Over at the blog Love, Joy, Feminism, Libby Anne has some interesting things to say about Bible translation. Drawing from a Facebook post by author Stant Litore, Anne discusses the complications of taking words from one language and translating them into an entirely different language. As I’m currently in the process of parsing and translating the Greek text of Mark’s Gospel, her words are a good reminder that even the lexicons we use were written by people seeking to translate from one language to another. She writes,
Learning Greek, for those who want to get beyond the English, is good, but not a perfect solution. I studied Greek for many years and became fairly proficient in translating Koine Greek (the dialect the New Testament is written in). Still, I was reliant on dictionaries that were written by someone, and that did not involve a lot of deep reflection on and understanding of word meanings (instead, we simply memorized a list of possible translations of each word).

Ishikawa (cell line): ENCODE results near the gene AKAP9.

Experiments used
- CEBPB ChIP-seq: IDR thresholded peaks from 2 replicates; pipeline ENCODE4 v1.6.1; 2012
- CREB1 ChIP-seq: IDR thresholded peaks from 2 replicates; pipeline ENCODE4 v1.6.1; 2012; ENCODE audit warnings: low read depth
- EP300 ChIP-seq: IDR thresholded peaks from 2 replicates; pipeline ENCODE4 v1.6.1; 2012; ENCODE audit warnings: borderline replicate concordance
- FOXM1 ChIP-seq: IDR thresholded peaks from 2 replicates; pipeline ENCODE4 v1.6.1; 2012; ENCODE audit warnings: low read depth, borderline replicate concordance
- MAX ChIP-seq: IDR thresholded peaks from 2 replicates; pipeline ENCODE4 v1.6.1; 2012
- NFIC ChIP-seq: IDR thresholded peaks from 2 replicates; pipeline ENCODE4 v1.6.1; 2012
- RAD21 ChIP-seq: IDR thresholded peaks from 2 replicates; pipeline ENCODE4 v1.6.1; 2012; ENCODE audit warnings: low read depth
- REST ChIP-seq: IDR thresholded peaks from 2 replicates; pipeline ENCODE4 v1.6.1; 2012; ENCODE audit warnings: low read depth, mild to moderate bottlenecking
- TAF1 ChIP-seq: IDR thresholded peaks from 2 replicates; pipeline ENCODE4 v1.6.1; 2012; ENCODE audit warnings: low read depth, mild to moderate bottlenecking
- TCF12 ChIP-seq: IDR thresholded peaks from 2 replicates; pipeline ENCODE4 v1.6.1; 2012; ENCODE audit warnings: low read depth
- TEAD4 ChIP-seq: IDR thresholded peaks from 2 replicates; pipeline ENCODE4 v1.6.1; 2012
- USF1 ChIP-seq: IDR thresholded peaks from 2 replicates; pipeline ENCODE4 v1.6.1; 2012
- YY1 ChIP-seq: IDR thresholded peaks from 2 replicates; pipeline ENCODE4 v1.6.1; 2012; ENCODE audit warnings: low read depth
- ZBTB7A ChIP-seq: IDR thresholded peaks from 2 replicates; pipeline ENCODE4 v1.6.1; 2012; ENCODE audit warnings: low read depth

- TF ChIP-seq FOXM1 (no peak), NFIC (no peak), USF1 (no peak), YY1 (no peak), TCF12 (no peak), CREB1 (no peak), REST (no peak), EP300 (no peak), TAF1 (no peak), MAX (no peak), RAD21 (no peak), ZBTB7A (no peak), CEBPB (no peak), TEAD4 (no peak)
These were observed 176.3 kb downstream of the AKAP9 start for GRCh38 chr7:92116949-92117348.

She’s right. A lot of learning Greek involves memorization, especially vocabulary. But no one is exempt from bias and all translation involves interpretation. That’s why it’s good to get multiple perspectives on word meanings and to interogate translations on their word choices.
She closes out the post with this:
All of this is really only a problem for those who insist on an inerrant, infallible Bible that is straightforward and easily understood by the average layperson when taken at face value. Language and translation—especially when they involve documents written down thousands of years ago and copied over centuries—is rarely simple and straightforward.
Check out the rest of the post here.
Featured image: By John Cassell – Internet Archive, Public Domain, https://commons.wikimedia.org/w/index.php?curid=49367819